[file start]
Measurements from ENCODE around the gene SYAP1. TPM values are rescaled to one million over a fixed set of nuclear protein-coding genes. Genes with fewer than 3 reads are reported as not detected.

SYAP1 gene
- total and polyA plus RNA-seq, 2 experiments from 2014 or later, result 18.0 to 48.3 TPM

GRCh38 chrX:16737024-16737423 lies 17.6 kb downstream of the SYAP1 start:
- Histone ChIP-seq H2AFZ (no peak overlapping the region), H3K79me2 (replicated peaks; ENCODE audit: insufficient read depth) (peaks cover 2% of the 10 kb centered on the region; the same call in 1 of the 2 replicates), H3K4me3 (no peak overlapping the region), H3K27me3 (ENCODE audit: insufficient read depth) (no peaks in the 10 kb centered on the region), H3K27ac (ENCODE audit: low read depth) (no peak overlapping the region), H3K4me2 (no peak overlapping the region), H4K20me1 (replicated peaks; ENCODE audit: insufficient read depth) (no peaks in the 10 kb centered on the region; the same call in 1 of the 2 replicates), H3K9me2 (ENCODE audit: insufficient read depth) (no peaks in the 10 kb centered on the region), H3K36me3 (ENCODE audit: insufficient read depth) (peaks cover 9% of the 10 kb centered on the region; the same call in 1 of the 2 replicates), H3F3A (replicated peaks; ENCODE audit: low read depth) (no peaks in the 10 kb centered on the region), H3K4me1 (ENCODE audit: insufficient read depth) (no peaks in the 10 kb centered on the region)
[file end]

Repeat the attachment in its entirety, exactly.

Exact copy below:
Measurements from ENCODE around the gene SYAP1. TPM values are rescaled to one million over a fixed set of nuclear protein-coding genes. Genes with fewer than 3 reads are reported as not detected.

SYAP1 gene
- total and polyA plus RNA-seq, 2 experiments from 2014 or later, result 18.0 to 48.3 TPM

GRCh38 chrX:16737024-16737423 lies 17.6 kb downstream of the SYAP1 start:
- Histone ChIP-seq H2AFZ (no peak overlapping the region), H3K79me2 (replicated peaks; ENCODE audit: insufficient read depth) (peaks cover 2% of the 10 kb centered on the region; the same call in 1 of the 2 replicates), H3K4me3 (no peak overlapping the region), H3K27me3 (ENCODE audit: insufficient read depth) (no peaks in the 10 kb centered on the region), H3K27ac (ENCODE audit: low read depth) (no peak overlapping the region), H3K4me2 (no peak overlapping the region), H4K20me1 (replicated peaks; ENCODE audit: insufficient read depth) (no peaks in the 10 kb centered on the region; the same call in 1 of the 2 replicates), H3K9me2 (ENCODE audit: insufficient read depth) (no peaks in the 10 kb centered on the region), H3K36me3 (ENCODE audit: insufficient read depth) (peaks cover 9% of the 10 kb centered on the region; the same call in 1 of the 2 replicates), H3F3A (replicated peaks; ENCODE audit: low read depth) (no peaks in the 10 kb centered on the region), H3K4me1 (ENCODE audit: insufficient read depth) (no peaks in the 10 kb centered on the region)